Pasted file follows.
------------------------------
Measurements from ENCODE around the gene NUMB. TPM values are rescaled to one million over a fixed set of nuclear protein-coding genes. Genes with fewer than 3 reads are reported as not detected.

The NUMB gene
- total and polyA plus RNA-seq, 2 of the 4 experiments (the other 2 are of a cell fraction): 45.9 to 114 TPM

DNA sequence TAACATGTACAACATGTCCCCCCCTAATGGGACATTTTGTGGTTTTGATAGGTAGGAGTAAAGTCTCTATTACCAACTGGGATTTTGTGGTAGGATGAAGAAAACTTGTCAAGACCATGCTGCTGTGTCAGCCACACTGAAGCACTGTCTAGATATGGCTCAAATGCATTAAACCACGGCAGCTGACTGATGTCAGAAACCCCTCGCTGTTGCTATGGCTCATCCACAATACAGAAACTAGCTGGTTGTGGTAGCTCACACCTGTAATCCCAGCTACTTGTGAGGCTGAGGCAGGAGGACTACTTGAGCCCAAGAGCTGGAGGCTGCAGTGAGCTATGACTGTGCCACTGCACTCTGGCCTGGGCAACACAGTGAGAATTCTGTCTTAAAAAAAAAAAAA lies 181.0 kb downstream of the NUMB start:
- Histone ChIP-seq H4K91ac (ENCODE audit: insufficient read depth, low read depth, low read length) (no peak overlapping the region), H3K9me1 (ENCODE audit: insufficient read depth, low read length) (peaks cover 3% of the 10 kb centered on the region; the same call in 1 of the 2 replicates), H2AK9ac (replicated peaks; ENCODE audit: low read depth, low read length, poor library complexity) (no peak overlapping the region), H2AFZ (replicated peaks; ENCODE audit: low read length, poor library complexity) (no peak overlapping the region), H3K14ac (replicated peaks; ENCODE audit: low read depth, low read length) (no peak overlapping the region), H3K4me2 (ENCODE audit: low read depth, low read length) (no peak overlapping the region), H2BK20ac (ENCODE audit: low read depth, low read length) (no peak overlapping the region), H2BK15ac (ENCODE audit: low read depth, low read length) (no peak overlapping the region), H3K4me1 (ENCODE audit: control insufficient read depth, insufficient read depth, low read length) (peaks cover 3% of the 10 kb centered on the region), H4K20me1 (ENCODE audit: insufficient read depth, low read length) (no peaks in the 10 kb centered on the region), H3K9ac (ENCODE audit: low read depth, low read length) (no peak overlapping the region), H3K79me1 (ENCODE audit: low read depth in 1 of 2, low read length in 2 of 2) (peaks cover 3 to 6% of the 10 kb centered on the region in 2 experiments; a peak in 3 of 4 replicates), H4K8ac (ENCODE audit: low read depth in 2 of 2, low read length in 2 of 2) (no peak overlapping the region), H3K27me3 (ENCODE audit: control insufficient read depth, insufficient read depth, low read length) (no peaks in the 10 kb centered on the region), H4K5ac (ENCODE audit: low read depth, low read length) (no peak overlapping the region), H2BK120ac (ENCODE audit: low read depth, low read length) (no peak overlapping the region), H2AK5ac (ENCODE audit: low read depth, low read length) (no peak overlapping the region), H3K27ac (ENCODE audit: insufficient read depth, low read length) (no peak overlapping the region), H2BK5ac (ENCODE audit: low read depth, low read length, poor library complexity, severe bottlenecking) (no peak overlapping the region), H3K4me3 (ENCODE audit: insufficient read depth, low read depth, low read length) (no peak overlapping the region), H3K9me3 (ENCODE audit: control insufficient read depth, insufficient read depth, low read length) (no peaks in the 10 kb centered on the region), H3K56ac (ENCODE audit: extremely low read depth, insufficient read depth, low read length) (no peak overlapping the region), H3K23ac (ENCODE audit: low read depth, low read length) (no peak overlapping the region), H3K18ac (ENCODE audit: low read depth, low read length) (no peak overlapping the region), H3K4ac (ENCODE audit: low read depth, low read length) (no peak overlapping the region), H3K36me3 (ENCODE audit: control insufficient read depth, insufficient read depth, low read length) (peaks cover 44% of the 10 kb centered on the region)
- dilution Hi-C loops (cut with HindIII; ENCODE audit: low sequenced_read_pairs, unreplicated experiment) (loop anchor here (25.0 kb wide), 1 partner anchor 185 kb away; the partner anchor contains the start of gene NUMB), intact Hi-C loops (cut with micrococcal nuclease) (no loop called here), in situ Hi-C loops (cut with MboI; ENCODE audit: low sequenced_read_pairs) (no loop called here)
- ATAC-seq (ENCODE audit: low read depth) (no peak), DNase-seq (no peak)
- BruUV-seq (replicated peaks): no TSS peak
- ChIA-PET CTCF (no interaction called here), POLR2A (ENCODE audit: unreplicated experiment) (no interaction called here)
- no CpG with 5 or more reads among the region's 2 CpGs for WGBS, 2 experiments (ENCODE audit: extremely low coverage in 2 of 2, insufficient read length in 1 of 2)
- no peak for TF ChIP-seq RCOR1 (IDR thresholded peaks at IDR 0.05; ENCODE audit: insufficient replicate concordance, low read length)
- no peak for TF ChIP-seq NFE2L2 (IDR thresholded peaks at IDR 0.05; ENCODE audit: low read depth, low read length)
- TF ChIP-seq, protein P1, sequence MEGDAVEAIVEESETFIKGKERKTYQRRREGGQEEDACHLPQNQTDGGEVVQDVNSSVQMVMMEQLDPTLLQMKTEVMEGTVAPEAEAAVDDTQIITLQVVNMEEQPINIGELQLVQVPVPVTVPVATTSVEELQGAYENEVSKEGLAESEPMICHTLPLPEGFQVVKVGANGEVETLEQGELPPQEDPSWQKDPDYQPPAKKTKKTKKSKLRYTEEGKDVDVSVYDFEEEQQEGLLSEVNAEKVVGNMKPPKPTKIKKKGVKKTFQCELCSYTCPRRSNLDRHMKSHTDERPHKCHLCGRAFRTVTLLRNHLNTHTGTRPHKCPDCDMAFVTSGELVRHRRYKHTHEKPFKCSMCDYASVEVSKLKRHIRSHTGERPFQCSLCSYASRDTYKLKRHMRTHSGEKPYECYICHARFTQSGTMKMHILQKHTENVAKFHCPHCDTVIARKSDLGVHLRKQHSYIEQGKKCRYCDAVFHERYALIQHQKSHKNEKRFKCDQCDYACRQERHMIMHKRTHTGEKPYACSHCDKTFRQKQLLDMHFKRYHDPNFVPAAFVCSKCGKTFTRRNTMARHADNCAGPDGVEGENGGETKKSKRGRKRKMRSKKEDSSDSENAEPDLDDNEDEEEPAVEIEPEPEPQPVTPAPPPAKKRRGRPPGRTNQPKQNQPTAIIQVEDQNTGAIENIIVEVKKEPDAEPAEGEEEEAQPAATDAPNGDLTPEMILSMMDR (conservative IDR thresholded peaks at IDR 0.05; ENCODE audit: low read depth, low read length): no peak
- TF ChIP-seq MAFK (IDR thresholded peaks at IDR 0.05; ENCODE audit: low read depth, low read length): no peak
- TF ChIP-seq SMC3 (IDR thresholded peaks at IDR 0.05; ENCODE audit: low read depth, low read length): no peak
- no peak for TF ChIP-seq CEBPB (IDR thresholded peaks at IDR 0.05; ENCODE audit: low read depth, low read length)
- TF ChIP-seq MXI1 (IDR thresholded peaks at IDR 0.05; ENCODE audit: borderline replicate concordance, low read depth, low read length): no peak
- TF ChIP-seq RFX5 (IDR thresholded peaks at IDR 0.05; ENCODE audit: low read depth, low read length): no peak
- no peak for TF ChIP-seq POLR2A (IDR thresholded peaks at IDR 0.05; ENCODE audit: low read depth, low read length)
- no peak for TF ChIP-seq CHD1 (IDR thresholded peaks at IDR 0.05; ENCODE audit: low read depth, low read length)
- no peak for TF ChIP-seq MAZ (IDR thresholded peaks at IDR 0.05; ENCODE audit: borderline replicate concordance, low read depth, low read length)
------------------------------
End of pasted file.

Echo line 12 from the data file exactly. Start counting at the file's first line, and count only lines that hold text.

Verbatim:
- no peak for TF ChIP-seq NFE2L2 (IDR thresholded peaks at IDR 0.05; ENCODE audit: low read depth, low read length)